Ancestral Dish: Sludge? Stew? Slumgullion!Posted: November 19, 2009
An update, 28 November 2013: Slumgullion has almost as many devotees as Anything f’Thanksgiving! And so I give thanks today to all who have posted comments below about their family memories of this ultimate clean-the-refrigerator-out dish. The variations continue to intrigue me. I cannot say why my family’s Slumgullion recipe is the way it is, but on the other hand, maybe that’s what makes it Slumgullion.
Yes, this workaday classic was going to be October’s Dish of the Month, but October ran away with us. Now here we are in November, when we’re all supposed to be arguing about the best way to roast the turkey.
Well, we can’t have Thanksgiving every day, my dears. On the other hand we could have slumgullion every day, if we dared.
What is slumgullion? If you’re Irish-American and you grew up in the pre-convenience food era, you probably already know.
Call it an everyday supper, if you’re feeling nice. (Which would be more than the Oxford English Dictionary can manage, but more on that later.)
My mother served slumgullion semi-regularly. There it would be in the skillet, a mess of ground beef, macaroni, and tomatoes. It couldn’t aspire to our holy trinity of beef goulash, spaghetti/meatballs and roast chicken. But it was one of those old dependables that my mom reached for (I think) on days when inspiration ran low.
Slumgullion is really just about browning an onion in oil in a skillet, adding a pound of ground beef and browning that with salt and pepper, then draining off the extra fat. Throw in a big can of tomatoes and their juice, plus water and elbow macaroni, and simmer it, covered, until the pasta cooks.
That’s all. It was Hamburger Helper before there was Hamburger Helper.
I thought everybody had slumgullion. But then my Brownie troop took a field trip to the local gas utility’s office, which had a demo kitchen and gave cooking classes. (Really!)
The test-kitchen lady demonstrated “Skillet Beef and Macaroni.” I knew it was plain old slumgullion, and I told her so.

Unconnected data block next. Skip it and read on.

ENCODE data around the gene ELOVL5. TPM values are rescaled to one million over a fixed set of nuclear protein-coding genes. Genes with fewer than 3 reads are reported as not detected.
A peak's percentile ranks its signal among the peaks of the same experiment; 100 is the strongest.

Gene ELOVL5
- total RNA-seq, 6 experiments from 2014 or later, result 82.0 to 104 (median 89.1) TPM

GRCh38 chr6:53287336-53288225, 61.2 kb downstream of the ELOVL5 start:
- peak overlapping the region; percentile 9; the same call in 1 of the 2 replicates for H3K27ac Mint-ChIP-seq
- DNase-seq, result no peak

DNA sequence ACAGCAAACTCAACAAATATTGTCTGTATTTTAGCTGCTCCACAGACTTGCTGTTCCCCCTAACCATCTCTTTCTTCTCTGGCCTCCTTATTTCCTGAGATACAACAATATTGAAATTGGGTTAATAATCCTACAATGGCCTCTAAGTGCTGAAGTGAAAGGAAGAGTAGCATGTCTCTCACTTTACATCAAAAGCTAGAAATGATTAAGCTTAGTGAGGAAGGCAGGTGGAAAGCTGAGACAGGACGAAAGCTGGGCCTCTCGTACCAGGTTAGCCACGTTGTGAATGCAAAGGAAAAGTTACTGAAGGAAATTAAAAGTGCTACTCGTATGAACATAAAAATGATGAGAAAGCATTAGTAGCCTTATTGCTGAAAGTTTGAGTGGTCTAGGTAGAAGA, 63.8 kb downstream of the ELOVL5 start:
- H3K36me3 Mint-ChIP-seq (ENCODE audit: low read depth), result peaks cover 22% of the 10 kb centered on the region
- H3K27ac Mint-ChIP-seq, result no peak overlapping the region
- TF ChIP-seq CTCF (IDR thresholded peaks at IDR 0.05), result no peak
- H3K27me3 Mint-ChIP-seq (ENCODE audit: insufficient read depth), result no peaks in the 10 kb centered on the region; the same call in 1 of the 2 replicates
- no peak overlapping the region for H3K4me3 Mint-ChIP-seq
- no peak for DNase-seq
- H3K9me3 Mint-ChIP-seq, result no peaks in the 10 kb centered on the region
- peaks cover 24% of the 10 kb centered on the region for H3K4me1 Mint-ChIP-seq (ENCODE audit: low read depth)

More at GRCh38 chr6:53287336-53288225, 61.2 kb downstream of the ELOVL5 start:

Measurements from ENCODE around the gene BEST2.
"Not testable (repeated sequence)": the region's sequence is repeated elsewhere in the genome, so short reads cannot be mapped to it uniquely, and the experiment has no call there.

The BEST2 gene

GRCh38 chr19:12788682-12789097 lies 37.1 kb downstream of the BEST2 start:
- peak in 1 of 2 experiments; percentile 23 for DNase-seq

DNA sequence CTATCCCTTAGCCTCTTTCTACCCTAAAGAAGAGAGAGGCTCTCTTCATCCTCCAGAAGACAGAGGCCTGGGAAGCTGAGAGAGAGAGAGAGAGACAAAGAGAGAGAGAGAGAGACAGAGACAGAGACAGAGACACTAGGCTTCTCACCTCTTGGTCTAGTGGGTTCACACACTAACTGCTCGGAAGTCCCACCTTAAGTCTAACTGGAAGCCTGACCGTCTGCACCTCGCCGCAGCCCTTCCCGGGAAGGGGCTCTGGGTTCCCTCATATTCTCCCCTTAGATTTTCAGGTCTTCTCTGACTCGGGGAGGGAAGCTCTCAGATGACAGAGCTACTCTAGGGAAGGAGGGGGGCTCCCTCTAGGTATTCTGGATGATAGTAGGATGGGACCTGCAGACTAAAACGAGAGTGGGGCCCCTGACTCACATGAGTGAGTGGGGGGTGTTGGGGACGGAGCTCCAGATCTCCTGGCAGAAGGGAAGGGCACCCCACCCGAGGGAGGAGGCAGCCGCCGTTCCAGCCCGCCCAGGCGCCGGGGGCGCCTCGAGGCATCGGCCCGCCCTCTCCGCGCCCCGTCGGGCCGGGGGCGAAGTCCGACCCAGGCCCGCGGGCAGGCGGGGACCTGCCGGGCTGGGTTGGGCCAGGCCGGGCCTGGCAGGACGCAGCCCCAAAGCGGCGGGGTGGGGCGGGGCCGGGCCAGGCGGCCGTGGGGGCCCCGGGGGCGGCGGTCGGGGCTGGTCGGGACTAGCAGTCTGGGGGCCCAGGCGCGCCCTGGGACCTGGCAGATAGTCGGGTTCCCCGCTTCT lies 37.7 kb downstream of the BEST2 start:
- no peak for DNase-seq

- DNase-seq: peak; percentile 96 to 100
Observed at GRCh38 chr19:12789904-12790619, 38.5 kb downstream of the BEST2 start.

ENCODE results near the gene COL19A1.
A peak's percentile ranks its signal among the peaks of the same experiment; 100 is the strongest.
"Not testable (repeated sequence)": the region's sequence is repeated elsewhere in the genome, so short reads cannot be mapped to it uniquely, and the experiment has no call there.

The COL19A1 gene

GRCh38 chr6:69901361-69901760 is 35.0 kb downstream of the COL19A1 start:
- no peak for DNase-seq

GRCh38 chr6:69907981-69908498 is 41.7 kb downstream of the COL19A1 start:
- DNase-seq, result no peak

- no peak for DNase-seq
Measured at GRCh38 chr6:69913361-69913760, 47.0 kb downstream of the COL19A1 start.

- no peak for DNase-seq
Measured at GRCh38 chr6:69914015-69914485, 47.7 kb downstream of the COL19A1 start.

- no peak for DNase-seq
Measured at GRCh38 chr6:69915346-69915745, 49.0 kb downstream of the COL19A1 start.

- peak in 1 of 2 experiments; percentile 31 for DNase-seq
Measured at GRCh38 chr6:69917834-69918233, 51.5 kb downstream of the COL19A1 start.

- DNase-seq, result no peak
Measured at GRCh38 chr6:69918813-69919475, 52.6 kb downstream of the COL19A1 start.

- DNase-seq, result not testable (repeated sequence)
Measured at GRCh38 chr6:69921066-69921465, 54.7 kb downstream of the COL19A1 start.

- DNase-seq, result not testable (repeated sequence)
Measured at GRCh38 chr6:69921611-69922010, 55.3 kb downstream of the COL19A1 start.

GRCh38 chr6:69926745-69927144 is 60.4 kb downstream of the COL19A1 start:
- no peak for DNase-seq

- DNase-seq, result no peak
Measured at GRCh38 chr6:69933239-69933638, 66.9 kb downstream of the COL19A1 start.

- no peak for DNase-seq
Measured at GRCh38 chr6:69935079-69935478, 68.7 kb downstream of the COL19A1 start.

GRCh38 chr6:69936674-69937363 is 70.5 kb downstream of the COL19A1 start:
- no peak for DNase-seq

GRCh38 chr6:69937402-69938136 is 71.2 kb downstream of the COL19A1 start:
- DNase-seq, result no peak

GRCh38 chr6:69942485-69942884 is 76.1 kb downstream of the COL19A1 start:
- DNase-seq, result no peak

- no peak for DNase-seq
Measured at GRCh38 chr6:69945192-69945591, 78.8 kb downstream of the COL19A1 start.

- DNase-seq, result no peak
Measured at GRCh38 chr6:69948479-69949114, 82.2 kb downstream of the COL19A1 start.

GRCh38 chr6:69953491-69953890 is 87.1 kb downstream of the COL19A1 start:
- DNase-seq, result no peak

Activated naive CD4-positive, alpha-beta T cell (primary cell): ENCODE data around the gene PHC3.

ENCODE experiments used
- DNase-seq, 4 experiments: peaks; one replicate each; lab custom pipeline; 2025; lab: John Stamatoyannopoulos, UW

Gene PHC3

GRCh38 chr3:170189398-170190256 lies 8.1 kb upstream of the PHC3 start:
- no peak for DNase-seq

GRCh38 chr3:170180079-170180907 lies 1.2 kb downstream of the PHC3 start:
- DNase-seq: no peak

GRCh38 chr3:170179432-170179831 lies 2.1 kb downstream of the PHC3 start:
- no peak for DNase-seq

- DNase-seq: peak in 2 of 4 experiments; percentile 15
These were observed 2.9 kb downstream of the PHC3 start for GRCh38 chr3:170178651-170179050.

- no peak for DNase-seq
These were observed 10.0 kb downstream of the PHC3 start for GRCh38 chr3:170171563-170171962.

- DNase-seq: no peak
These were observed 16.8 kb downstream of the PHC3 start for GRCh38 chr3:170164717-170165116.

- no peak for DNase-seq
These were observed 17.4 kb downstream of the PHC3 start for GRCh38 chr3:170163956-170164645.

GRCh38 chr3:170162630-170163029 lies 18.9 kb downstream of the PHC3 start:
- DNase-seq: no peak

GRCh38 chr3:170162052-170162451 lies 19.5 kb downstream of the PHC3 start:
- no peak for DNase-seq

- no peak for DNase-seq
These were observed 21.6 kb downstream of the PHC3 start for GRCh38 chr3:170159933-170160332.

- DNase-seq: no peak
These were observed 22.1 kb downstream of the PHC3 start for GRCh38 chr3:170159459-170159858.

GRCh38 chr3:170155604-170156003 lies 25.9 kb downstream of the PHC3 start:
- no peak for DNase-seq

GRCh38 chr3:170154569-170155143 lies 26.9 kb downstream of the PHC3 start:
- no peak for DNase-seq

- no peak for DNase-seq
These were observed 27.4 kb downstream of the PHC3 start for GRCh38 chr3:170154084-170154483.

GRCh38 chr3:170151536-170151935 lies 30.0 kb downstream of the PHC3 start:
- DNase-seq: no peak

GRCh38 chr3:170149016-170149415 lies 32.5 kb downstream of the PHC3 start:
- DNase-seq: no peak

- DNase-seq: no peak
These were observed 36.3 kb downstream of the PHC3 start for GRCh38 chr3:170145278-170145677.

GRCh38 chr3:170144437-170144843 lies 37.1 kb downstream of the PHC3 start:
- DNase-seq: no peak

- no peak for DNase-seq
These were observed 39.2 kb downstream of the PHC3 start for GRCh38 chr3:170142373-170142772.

“Really, dear?” she said, wrinkling her brow. “I’ve never heard of such a thing.”
To this day, I’m convinced that the test-kitchen lady was a slumgullion girl who wanted to forget where she came from.
Where did slumgullion itself come from? Well, here goes. But hark, there be nastiness ahead.
The OED says the term originally had two meanings: First: “Any cheap, nasty, washy beverage.” Second: A term for various forms of sludge.
At one point, “slumgullion” denoted fish offal of any kind. It also has meant “the watery refuse, mixed with blood and oil, which drains from blubber.” (See? Nasty.)
Later, “slumgullion” was the name for the muddy deposits at a mining sluice. And finally, it came to mean “a kind of watery hash or stew,” which, under the circumstances, is a bit of a relief.
Slumgullion doesn’t get respect, and really doesn’t earn it. Try looking it up on the recipe collection sites. It has no standards, and codifying it in a recipe feels beside the point. I’m sure some folks out there can’t stand the way my mom made it, but that’s OK; I cannot believe what other people put into their slumgullion.
Corn. Celery. Green peppers. Red peppers. Spinach. Parmesan cheese. Cold spaghetti. Ground-up leftover meats of every kind.
In fact, slumgullion seems to have been a leftover dump for many families, which probably accounts for its awful name.
Still, I like to think of slumgullion every now and then, even if I never make it. We live in an age where cooking and menu planning can be so terribly status-conscious. It is hard not to feel a pang of nostalgia for something as completely unpretentious as slumgullion, the stew named after sludge.